Wynn Resorts and nine unnamed women have reached a settlement in a lawsuit that alleged the casino company failed to adequately investigate claims of sexual harassment by former CEO Steve Wynn.
The development was disclosed in a court document filed in U.S. District Court in Las Vegas, the Associated Press reported. The terms of the agreement have not been disclosed.
The lawsuit was brought by female employees, including manicurists and makeup artists, who accused company officials of being aware of misconduct allegations but failing to take appropriate action before Steve Wynn resigned from his position in February 2018. Notably, Wynn was not named as a defendant in this case.
The settlement process will now proceed with U.S. District Judge Gloria Navarro scheduling a court date for November 6th to formally dismiss the case. The move is expected to allow time for the issuance of the settlement fund.
The legal action originated in September 2019 in a Nevada state court before being moved to U.S. District Court in October that same year. It was initially dismissed in July 2020 by a federal judge in Las Vegas, citing issues such as the use of pseudonyms and the absence of specific individual harassment claims, AP points out.
However, in November 2021, the 9th Circuit U.S. Court of Appeals revived the case, allowing the nine women to remain anonymous and amend their complaint to include individual harassment allegations.
Steve Wynn resigned from his corporate roles after allegations of sexual harassment were published by The Wall Street Journal, leading to his divestment of company shares, departure from the corporate board, and resignation as finance chairman of the Republican National Committee.
In July, Steve Wynn reached an agreement with the Nevada Gaming Commission to pay a $10 million fine and sever his ties with the casino industry in Las Vegas, where he had played a significant role in developing luxury properties such as the Golden Nugget, Mirage, and Bellagio. Additionally, he was involved in projects such as the Golden Nugget in Atlantic City, New Jersey, Beau Rivage in Biloxi, Mississippi, and Wynn Macau in China.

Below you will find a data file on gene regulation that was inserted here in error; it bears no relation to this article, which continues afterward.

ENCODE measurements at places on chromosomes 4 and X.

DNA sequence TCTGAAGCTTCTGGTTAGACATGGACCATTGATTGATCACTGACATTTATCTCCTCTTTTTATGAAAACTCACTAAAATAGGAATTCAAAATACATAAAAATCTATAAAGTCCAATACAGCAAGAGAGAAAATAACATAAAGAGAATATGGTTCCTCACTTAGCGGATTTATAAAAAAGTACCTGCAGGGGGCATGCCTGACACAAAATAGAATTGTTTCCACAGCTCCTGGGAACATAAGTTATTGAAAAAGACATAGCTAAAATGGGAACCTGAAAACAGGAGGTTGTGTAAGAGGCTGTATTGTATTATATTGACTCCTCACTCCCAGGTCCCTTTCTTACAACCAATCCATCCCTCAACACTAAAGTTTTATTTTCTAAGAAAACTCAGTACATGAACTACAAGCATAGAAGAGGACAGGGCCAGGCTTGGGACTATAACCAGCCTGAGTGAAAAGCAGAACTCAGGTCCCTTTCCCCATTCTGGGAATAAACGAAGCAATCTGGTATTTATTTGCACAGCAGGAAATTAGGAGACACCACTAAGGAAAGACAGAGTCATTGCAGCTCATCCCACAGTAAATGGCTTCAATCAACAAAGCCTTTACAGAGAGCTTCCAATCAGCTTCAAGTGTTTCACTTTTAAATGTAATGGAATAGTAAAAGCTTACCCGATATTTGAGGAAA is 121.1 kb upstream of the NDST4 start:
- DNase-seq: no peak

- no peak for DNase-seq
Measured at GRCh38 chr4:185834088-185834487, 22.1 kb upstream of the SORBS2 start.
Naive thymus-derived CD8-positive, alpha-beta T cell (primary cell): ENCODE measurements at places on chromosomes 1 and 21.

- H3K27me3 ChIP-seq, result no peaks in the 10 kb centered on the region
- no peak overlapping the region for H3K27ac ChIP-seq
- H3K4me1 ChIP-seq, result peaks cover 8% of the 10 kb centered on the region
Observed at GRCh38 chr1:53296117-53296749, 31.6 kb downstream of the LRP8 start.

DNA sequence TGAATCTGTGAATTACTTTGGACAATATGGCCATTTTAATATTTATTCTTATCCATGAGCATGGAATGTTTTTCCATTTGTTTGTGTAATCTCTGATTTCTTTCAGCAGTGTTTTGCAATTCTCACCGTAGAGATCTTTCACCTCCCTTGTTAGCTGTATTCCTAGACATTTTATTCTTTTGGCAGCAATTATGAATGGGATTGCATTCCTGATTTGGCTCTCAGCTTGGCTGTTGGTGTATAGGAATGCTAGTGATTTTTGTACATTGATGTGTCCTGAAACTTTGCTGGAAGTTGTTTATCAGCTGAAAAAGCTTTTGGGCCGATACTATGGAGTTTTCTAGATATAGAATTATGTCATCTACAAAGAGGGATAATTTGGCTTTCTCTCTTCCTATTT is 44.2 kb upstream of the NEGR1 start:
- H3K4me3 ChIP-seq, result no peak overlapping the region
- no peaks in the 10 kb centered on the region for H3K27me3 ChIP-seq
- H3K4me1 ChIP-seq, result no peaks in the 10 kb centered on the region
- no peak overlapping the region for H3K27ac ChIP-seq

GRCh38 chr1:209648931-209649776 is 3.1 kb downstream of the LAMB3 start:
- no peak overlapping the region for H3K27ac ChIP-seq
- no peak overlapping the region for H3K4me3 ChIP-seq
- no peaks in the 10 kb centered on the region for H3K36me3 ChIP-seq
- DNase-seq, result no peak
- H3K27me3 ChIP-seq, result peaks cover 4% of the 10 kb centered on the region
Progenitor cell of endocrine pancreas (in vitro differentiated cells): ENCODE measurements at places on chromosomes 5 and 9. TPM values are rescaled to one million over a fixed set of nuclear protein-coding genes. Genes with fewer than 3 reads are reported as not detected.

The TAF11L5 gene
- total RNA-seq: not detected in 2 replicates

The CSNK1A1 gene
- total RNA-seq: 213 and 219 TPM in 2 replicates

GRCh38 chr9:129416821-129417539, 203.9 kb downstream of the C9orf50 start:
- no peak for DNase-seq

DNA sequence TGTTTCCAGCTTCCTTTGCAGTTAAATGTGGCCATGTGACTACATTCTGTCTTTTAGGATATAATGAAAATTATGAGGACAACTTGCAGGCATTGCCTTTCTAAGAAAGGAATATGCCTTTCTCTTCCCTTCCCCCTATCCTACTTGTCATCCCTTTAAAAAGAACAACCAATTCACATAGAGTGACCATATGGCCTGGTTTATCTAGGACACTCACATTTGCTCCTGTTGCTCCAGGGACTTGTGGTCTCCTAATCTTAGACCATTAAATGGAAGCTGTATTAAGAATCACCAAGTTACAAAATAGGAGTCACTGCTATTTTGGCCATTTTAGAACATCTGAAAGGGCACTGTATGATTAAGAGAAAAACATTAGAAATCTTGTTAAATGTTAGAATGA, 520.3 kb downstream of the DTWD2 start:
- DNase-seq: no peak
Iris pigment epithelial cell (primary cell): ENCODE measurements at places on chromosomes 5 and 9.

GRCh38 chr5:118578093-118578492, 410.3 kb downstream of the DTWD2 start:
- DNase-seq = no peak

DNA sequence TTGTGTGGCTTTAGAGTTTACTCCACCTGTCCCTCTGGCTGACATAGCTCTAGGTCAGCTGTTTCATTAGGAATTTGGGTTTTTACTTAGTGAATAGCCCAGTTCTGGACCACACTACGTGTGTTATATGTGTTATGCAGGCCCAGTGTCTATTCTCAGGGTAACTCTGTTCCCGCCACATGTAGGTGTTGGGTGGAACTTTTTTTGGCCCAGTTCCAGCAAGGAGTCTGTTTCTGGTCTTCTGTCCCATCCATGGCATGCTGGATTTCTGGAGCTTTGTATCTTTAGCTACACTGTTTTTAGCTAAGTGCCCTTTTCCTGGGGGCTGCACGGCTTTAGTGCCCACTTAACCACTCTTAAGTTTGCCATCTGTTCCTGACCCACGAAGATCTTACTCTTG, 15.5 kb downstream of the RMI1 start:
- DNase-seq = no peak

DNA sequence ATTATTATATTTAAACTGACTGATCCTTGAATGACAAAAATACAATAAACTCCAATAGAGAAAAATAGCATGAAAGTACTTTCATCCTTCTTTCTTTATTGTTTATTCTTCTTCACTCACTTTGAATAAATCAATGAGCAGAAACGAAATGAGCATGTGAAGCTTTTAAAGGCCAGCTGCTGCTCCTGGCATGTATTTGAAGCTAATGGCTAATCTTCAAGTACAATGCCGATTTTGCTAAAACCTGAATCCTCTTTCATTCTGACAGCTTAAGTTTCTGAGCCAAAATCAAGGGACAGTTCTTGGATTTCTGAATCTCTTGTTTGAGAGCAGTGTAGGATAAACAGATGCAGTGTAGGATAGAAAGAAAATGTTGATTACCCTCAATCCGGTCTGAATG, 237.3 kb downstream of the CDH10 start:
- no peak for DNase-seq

Wynn Resorts, his former company, had previously paid a $20 million fine to the commission in February 2019 for its failure to investigate the sexual misconduct claims against him. Massachusetts gambling regulators also imposed a $35 million fine on Wynn Resorts and a $500,000 fine on the company’s new chief executive, Matthew Maddox, for not disclosing the sexual misconduct allegations when applying for a license for the Encore Boston Harbor resort.
In November 2019, Wynn Resorts agreed to accept $20 million in damages from Steve Wynn and an additional $21 million from insurance carriers on behalf of current and former Wynn Resorts employees to settle shareholder lawsuits that accused company directors of failing to disclose the misconduct allegations.